So my advice to you is to clean out your fridges on a regular basis. Make sure your food is sans fur because you never know when someone is going to step into your home and judge you by the contents of your fridge.

Oh, and while I hate to be rude, if you have a fridge app, I’m going look at you askance.

Words, Words, Words

by Jac Dowling

I love words.  Like a recipe, I use them, mix, muddle, sieve, blend, taste and, hopefully, eventually come up with something half decent by way of a scribble.

So it was that this English speaker recently added a most useful new word to the Afrikaans language. A true example of ‘ontwikkeling’. I’m often introduced as ‘Dis nou Jacky, sy’s engelssprekend jy weet…’ which is fine, because I also speak pretty good 2nd and a bit of 3rd  official languages but keep quiet about it. This way I hear some very interesting conversations between the shelves of our local library … which is why I’m usually up to date with the local scandals and matters of dubious interest before they reach the pages of our weekly newspaper. While remaining a paragon of discretion and zipped lips, my cloth ears have a wide magnetic field.

One of the pluses of living in a bilingual town is the vibrant mix of languages; Afrikaans spoken by the purists, the non-purists and the totally free speaking ‘Djou Ma se…’ brigade, whose eclectic vocabulary grows ever more colourful as the day progresses, especially after 5pm and on Friday afternoons.  It’s a bit like a huge  balloon of words let loose in the sky, bumping into each other and getting thoroughly wind-blown before bursting in a burping frenzy of blue and purple air.  Like the roofer who yelled out across our road to his mate opposite ‘Hey, djy wat met die anner man se vrou slaap…’ the response was unprintable. And the guy who stuck his head through the back window of our car when we were being unco-operative regarding R50 for a papsak (wine bladder) and shouted at our rottweiler ‘Hey hond, sê vir djou baas VOETSAK.’

We share our languages. We mix them. We taste them.  We garnish and glaze. There are sayings, words, idioms, descriptions in the Afrikaans language which simply do not translate into English and retain their character – and vice versa. I was not much of a bi-linguist when we came to the Western Cape, but this has changed to the extent that I now enjoy reading novels in Afrikaans:  I read Die  Burger and Rapport. Quite slowly. Friends laugh charitably at my accent, but they all speak English and when we get together conversation is totally ‘opgemix’ and works really well. I’ve also discovered that our Xhosa speaking community are genuinely happy when I make the effort to greet them in their own language, and hazard a few sentences. They smile and call me Mma or Mama, gently correct my grammar and help me with new words. Which is fine, as long as no-one calls me Tannie!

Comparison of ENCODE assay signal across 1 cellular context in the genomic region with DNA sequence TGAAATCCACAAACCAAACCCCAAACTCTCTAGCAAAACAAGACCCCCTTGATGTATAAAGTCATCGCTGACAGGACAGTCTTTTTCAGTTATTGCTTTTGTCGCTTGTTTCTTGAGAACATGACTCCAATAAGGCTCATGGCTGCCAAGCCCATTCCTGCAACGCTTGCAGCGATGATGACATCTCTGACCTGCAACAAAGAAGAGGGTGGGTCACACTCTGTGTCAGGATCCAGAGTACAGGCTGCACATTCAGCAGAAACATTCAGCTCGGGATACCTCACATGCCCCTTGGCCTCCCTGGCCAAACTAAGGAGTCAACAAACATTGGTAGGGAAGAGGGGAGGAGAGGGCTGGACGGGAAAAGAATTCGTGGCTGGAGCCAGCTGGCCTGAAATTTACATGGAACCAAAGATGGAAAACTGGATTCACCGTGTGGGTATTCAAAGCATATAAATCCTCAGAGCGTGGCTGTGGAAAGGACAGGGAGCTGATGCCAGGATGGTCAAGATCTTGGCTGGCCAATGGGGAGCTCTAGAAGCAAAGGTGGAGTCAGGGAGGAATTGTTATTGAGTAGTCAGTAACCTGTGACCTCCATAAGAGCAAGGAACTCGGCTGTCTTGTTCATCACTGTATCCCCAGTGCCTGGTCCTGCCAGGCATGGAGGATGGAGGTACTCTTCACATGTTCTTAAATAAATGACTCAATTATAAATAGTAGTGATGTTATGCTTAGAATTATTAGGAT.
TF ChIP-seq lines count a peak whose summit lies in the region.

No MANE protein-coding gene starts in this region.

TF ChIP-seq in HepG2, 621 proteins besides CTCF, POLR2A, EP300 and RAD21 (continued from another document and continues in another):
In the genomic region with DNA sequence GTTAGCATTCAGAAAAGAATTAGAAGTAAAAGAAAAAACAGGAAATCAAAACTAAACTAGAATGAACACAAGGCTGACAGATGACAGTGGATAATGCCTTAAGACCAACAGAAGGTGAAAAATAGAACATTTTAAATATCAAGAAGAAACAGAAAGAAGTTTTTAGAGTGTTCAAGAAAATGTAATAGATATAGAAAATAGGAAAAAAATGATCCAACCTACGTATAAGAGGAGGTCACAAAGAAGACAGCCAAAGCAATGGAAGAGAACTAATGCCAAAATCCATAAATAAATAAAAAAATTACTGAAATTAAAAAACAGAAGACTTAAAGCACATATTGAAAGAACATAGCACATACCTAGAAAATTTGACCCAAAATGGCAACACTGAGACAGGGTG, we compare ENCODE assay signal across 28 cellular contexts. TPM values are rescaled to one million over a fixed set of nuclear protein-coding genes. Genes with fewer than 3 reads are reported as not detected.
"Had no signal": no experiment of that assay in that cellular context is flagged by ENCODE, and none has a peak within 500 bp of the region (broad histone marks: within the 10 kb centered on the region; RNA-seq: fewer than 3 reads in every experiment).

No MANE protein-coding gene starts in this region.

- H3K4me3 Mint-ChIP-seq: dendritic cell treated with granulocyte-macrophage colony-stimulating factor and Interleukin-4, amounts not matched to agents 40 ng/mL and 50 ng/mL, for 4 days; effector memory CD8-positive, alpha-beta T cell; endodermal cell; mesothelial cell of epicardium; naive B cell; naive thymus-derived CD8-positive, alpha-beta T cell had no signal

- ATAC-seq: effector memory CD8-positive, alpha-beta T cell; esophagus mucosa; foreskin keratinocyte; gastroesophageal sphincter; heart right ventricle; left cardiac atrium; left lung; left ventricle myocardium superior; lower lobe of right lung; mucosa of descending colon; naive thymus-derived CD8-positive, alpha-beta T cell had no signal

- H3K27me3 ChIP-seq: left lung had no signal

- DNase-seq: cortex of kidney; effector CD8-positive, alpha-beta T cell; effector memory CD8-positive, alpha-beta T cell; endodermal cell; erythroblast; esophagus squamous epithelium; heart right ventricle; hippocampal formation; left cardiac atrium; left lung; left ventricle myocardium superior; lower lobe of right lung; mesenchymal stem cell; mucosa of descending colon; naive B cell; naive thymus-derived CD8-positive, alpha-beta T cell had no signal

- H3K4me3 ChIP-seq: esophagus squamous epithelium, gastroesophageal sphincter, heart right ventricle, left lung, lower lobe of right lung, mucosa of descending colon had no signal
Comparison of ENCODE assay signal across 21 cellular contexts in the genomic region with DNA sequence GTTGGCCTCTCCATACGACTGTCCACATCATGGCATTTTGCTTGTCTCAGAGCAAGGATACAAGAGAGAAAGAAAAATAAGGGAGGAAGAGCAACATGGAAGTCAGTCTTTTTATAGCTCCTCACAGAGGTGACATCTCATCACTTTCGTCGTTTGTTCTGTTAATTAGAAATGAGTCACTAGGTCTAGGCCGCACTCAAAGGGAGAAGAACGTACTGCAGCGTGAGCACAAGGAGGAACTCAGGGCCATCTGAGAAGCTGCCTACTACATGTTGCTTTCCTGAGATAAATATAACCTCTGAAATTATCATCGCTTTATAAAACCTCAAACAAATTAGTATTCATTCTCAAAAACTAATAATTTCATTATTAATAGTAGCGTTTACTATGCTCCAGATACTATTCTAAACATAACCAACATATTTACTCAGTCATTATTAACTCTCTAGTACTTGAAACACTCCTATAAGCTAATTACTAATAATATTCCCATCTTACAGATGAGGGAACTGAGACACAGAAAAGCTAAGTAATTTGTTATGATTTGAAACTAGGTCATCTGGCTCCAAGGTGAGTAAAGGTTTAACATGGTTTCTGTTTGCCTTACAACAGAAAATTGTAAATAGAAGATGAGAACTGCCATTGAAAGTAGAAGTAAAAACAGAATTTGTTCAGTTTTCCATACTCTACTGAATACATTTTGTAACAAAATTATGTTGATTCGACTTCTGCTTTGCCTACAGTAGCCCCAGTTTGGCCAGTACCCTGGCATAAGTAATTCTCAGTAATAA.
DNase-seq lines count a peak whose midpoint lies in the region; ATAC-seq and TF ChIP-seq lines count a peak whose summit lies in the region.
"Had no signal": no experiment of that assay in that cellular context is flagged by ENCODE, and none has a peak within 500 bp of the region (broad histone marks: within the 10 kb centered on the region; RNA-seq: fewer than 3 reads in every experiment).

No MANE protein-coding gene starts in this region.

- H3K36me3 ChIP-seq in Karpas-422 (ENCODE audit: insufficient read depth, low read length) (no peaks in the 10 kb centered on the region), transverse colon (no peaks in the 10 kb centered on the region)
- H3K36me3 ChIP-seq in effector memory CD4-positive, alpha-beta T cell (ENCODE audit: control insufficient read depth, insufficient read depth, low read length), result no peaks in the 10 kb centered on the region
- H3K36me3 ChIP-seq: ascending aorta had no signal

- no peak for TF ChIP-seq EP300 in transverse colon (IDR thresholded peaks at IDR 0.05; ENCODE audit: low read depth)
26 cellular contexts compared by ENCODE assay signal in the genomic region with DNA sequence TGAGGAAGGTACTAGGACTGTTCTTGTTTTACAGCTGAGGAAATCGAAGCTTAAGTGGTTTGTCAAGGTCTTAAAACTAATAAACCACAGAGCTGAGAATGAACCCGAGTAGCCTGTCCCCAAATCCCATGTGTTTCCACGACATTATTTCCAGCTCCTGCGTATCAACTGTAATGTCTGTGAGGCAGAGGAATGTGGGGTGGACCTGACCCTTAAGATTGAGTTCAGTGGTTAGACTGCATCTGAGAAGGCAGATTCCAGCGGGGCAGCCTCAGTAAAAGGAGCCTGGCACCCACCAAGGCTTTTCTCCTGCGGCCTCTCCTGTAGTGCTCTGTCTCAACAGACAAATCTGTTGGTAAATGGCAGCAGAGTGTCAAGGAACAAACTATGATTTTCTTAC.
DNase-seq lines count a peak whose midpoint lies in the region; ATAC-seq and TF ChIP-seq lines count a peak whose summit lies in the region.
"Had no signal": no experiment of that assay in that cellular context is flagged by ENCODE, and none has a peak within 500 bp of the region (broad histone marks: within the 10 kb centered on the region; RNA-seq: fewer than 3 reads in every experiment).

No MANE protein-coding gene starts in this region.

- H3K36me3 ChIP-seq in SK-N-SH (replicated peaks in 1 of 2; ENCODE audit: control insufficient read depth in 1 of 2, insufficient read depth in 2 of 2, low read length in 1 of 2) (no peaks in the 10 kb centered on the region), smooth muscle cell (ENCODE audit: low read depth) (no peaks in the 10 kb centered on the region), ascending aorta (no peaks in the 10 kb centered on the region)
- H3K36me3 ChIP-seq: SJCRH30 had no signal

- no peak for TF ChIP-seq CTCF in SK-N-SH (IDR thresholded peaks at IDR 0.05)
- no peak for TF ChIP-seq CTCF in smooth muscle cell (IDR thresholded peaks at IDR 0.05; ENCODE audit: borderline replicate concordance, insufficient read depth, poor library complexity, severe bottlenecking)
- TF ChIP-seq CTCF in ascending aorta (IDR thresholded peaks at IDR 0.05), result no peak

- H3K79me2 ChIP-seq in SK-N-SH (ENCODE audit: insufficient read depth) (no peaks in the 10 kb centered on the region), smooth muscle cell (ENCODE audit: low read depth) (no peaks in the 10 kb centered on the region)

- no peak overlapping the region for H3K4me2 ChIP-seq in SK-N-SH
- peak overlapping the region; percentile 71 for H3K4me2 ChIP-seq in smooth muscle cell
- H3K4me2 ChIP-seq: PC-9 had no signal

So – the new word: Koeksitter – she who sits with the cake being raffled locally, and sells tickets. During a recent sitting session, a man asked me whether the cake was well preserved. I replied that it contains at least half a bottle of best KWV and he bought 6 tickets.  Next punter was a quietly dressed woman of middle years, who asked me the same question. I sexed up Picturemy reply to an even greater volume of preservative at which she turned puce then quivery white and informed me in no uncertain terms (in another official language) that she never had a drop of that stuff in her house. Pity, I thought, having told her it would last at least five years in her koekblik – also in the other official language.   I read somewhere that one of the founder Ontwikkelers of the Afrikaans language was Arnoldus Pannevis … tomorrow is pancake day at the library, which, translated, is Pannekoek which: NO. No more!

Now, this Koeksitter is off to her local hair stylist to have a ‘Sny en Blaas’. Actually, it’s so cold that I may well cancel the blaas bit and have a really outrageous hunk of choc caramel cake and several mugs of cappucino instead.

Hambani kahle.

©J Dowling 2013


Photo by Nuttakit from

We’ll Always Have Paris… Until He Takes Someone Else There

By Susan Roberts

I cried my way through Casablanca again the other night. I know it’s dated, but to me it remains one of the most romantic movies ever made. If only it mirrored my life.

Don’t get me wrong – I’m as sad as the next person to watch Rick and Louis walk off into the beginning of their beautiful friendship, but I can’t help feeling a little jealous that Rick and Ilsa’s situation at the closing of their love affair far outshines any that I have ever suffered. I mean, if I round up my usual suspects, I didn’t leave many of them with my dignity intact. How come no one ever saw me as doing the noble thing? No matter how much effort I put into them, my broken love affairs have never bPictureeen as romantic or as soppily sentimental as most of those that I see on the screen.

Okay, so my pathetic love affairs over the years probably didn’t amount to a hill of beans in the greater scheme of things either, but I don’t remember any of my exes getting all macho and murmuring “We’ll always have Paris” (or “…Joburg” or “…Cape Town” or “…Sun City”) as I got all  misty-eyed and prepared to leave them. Ah well, perhaps the problem is that – apart from the fact that I’m not exactly a dead ringer for Ingrid Bergman – I never seem to leave for a better life with a better man when I leave my true love – who, by the way, is never exactly Humphrey Bogart either!